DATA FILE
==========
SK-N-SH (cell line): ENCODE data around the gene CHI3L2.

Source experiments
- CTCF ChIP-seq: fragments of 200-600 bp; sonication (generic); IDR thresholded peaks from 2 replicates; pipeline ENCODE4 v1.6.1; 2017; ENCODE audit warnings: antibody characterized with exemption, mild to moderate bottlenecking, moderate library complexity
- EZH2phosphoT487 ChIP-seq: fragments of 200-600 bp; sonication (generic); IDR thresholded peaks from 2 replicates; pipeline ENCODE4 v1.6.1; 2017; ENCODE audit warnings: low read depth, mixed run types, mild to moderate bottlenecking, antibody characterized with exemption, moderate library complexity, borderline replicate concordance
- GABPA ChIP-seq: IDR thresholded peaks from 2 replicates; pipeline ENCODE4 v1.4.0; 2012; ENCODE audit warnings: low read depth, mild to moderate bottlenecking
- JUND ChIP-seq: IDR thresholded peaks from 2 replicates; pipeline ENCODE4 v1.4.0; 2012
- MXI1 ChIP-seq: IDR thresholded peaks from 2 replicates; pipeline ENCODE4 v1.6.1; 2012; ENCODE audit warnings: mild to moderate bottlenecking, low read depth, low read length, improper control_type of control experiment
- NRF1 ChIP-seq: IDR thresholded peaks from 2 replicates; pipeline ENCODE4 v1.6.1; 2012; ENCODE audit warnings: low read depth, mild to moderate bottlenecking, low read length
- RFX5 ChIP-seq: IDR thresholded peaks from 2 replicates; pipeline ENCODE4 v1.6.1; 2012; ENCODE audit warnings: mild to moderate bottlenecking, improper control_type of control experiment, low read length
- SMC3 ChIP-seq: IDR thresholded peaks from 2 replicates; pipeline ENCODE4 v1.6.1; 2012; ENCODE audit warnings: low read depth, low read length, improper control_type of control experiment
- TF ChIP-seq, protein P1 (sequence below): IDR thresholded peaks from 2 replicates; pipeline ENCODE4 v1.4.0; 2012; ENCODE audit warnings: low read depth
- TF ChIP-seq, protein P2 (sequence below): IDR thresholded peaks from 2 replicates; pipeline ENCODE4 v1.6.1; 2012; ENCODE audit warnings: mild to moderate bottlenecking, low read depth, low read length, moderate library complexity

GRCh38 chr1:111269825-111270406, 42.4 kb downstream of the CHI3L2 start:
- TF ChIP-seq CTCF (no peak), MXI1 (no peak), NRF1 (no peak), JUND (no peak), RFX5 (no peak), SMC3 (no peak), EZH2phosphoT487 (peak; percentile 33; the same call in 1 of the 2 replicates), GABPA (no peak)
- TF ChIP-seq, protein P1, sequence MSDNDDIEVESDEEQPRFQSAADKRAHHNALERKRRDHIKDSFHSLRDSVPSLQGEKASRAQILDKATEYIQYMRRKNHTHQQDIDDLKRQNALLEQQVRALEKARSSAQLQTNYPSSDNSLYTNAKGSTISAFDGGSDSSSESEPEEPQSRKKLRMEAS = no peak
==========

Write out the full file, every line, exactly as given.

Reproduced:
SK-N-SH (cell line): ENCODE data around the gene CHI3L2.

Source experiments
- CTCF ChIP-seq: fragments of 200-600 bp; sonication (generic); IDR thresholded peaks from 2 replicates; pipeline ENCODE4 v1.6.1; 2017; ENCODE audit warnings: antibody characterized with exemption, mild to moderate bottlenecking, moderate library complexity
- EZH2phosphoT487 ChIP-seq: fragments of 200-600 bp; sonication (generic); IDR thresholded peaks from 2 replicates; pipeline ENCODE4 v1.6.1; 2017; ENCODE audit warnings: low read depth, mixed run types, mild to moderate bottlenecking, antibody characterized with exemption, moderate library complexity, borderline replicate concordance
- GABPA ChIP-seq: IDR thresholded peaks from 2 replicates; pipeline ENCODE4 v1.4.0; 2012; ENCODE audit warnings: low read depth, mild to moderate bottlenecking
- JUND ChIP-seq: IDR thresholded peaks from 2 replicates; pipeline ENCODE4 v1.4.0; 2012
- MXI1 ChIP-seq: IDR thresholded peaks from 2 replicates; pipeline ENCODE4 v1.6.1; 2012; ENCODE audit warnings: mild to moderate bottlenecking, low read depth, low read length, improper control_type of control experiment
- NRF1 ChIP-seq: IDR thresholded peaks from 2 replicates; pipeline ENCODE4 v1.6.1; 2012; ENCODE audit warnings: low read depth, mild to moderate bottlenecking, low read length
- RFX5 ChIP-seq: IDR thresholded peaks from 2 replicates; pipeline ENCODE4 v1.6.1; 2012; ENCODE audit warnings: mild to moderate bottlenecking, improper control_type of control experiment, low read length
- SMC3 ChIP-seq: IDR thresholded peaks from 2 replicates; pipeline ENCODE4 v1.6.1; 2012; ENCODE audit warnings: low read depth, low read length, improper control_type of control experiment
- TF ChIP-seq, protein P1 (sequence below): IDR thresholded peaks from 2 replicates; pipeline ENCODE4 v1.4.0; 2012; ENCODE audit warnings: low read depth
- TF ChIP-seq, protein P2 (sequence below): IDR thresholded peaks from 2 replicates; pipeline ENCODE4 v1.6.1; 2012; ENCODE audit warnings: mild to moderate bottlenecking, low read depth, low read length, moderate library complexity

GRCh38 chr1:111269825-111270406, 42.4 kb downstream of the CHI3L2 start:
- TF ChIP-seq CTCF (no peak), MXI1 (no peak), NRF1 (no peak), JUND (no peak), RFX5 (no peak), SMC3 (no peak), EZH2phosphoT487 (peak; percentile 33; the same call in 1 of the 2 replicates), GABPA (no peak)
- TF ChIP-seq, protein P1, sequence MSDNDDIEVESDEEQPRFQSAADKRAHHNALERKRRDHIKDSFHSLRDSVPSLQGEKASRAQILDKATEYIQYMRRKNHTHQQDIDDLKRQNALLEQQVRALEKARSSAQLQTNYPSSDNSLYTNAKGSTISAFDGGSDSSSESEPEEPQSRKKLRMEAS = no peak